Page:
A client of the firm is buying a house and the seller has suggested they sell some of the contents to our client for £13,000. The seller has stated that our client would not have to pay stamp duty on that extra sum for these items. Our client wanted to know if the vendor was correct about the stamp duty?
Our advice was that in general, stamp duty is only payable when a buyer purchases a residential property for more than £125,000. Sometimes different rules and rates apply — for example, when the buyer is a first timer, or if the purchase means the buyer will own more than one residential property.
Stamp duty is payable on land which includes buildings and fixtures. Items annexed to land and property are classed as fixtures, for example, fitted wardrobes and fitted kitchen cupboards. Stamp duty is not payable on items which are not classed as fixtures, such as curtains, blinds and carpets.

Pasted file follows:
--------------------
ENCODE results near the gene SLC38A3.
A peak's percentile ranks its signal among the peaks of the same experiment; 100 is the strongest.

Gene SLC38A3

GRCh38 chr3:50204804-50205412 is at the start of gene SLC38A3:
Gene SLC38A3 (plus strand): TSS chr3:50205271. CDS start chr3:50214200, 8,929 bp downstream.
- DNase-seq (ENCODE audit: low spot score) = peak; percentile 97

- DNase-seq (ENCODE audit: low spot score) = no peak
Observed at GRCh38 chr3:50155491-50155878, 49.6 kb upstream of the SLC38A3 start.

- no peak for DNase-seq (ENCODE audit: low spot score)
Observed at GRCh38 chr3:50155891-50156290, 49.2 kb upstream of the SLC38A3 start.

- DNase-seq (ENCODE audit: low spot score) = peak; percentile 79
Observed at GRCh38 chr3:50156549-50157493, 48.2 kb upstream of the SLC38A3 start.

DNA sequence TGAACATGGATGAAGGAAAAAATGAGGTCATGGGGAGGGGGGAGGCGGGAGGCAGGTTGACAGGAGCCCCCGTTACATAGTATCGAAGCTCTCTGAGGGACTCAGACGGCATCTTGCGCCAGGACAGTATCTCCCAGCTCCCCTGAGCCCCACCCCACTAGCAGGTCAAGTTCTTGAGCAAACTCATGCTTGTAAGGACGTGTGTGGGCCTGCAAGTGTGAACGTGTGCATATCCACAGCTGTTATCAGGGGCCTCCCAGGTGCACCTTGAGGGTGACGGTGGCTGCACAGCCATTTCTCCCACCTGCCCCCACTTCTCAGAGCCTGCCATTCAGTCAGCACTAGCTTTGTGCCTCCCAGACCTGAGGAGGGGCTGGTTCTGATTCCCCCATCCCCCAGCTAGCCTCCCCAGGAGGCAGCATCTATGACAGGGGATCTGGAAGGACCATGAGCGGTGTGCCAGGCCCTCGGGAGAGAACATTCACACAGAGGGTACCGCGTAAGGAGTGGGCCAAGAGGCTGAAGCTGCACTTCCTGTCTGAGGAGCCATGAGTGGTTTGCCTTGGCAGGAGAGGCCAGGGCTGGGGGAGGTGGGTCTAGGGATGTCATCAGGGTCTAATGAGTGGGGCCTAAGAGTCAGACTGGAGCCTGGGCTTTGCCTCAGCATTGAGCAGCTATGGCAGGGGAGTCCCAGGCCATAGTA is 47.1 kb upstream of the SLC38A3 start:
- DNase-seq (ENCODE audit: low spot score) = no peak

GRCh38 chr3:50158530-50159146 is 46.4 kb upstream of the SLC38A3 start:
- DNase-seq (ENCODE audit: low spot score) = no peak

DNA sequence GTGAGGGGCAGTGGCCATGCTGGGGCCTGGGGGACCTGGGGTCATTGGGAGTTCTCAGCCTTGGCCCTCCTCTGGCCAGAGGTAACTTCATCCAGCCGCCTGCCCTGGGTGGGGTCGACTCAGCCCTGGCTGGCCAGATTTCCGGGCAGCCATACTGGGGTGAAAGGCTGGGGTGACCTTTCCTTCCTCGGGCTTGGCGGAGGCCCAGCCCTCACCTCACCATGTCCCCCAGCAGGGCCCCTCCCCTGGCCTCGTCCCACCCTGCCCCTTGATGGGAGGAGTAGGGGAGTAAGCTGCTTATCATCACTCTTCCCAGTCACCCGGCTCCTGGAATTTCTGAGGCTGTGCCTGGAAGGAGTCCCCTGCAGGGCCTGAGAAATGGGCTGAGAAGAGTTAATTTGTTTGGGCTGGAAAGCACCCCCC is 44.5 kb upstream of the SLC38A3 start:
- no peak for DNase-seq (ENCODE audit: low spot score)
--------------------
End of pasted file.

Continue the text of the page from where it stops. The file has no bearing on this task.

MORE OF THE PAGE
If our client decides to buy some of the contents from the seller then these should be listed and priced separately and the list should be annexed to the contract. It is very important that any sum of money attributed to chattels is calculated on a just and reasonable basis.
The value must not be overinflated as that could amount to a fraud on HM Revenue & Customs and you and your solicitor could face criminal sanctions, while the contract could be unenforceable.